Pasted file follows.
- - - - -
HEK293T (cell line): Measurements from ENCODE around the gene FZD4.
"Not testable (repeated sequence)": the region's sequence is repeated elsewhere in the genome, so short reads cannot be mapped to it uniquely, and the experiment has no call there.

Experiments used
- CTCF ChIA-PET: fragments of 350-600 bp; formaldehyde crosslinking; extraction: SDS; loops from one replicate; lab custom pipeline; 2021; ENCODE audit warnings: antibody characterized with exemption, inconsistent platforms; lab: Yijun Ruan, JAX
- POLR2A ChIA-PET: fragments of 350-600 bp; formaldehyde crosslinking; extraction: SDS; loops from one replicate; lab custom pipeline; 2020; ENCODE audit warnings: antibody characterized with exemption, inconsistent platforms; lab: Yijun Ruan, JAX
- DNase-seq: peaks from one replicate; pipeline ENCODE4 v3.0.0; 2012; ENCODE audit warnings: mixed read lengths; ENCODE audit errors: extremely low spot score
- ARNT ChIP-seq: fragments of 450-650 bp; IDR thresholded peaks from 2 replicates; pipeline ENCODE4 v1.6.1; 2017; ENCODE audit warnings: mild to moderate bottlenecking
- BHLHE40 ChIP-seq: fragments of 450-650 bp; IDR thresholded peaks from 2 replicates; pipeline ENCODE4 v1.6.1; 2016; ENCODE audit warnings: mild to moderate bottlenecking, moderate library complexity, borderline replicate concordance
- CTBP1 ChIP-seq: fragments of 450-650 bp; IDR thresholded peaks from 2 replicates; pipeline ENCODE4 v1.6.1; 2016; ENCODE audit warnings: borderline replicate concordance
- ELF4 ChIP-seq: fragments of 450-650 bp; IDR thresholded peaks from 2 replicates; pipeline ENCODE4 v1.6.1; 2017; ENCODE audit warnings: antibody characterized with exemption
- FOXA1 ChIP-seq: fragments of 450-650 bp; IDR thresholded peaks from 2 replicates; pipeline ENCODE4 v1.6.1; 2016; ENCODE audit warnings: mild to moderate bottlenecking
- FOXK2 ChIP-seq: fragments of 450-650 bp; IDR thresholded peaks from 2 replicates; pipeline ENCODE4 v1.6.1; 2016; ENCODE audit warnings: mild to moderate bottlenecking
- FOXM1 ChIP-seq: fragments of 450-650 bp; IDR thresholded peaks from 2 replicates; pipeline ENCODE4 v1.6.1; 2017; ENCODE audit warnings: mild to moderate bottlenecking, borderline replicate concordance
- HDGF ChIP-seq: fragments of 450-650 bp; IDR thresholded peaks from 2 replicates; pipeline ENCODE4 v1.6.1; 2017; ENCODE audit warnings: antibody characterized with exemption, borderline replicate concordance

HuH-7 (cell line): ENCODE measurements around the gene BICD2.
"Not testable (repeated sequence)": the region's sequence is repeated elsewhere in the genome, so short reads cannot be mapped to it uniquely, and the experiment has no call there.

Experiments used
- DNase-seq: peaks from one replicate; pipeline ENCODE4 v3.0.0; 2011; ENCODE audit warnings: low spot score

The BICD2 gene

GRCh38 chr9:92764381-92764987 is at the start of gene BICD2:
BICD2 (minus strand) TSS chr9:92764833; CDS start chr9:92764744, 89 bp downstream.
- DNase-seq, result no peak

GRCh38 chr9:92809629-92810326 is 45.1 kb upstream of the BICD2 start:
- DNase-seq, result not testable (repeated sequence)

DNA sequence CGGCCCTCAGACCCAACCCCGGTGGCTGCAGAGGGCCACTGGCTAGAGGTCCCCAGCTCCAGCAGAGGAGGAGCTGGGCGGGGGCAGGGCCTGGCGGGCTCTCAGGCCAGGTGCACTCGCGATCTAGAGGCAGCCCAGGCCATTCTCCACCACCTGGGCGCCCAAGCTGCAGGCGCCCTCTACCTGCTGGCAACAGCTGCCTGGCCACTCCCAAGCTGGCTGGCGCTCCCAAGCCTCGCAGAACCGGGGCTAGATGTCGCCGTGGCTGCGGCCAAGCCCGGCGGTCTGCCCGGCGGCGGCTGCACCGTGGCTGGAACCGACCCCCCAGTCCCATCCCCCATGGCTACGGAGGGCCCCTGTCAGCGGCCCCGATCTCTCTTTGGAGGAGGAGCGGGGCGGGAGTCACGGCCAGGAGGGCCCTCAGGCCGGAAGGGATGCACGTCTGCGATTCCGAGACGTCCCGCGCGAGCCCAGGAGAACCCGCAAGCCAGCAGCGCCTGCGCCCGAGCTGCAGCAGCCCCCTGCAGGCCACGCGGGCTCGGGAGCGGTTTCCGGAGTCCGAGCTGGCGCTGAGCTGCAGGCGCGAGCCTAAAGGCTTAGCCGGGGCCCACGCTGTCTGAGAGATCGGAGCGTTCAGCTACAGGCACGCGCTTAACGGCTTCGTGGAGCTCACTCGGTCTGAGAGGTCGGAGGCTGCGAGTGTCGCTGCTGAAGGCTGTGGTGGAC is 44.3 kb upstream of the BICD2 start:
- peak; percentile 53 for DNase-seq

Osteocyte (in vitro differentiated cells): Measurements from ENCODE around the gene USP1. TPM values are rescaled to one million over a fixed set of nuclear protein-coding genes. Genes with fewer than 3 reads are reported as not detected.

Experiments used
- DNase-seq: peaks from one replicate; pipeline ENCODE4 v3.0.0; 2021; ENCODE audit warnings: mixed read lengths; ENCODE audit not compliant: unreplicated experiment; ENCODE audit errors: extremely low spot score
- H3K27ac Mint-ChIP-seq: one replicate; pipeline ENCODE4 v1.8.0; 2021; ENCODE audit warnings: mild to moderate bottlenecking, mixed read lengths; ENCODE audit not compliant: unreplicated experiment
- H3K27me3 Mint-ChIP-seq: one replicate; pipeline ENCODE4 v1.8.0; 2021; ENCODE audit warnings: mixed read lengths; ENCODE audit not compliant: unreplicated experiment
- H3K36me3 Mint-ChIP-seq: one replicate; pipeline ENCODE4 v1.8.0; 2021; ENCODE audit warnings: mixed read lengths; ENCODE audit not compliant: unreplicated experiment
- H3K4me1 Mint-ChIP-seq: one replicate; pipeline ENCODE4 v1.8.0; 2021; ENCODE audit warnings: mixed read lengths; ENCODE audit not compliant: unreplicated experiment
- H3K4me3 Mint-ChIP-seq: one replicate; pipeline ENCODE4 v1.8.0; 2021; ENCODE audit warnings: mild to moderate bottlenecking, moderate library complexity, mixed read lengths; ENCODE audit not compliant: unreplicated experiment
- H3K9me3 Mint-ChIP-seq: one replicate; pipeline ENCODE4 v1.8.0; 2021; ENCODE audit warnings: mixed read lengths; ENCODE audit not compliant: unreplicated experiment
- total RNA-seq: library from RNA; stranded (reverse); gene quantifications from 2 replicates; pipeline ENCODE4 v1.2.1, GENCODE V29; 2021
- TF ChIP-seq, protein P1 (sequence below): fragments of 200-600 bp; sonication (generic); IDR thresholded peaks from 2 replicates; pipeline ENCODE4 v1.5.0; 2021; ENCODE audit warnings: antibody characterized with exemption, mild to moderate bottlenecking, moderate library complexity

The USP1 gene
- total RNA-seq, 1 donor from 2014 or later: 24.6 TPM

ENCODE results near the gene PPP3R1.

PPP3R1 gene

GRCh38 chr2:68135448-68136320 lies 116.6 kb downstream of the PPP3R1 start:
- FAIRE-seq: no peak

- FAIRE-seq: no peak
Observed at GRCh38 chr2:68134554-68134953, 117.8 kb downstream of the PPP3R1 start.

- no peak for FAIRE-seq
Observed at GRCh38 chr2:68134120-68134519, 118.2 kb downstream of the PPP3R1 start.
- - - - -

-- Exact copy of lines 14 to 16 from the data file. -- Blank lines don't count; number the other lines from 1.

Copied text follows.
- HDGF ChIP-seq: fragments of 450-650 bp; IDR thresholded peaks from 2 replicates; pipeline ENCODE4 v1.6.1; 2017; ENCODE audit warnings: antibody characterized with exemption, borderline replicate concordance

HuH-7 (cell line): ENCODE measurements around the gene BICD2.
"Not testable (repeated sequence)": the region's sequence is repeated elsewhere in the genome, so short reads cannot be mapped to it uniquely, and the experiment has no call there.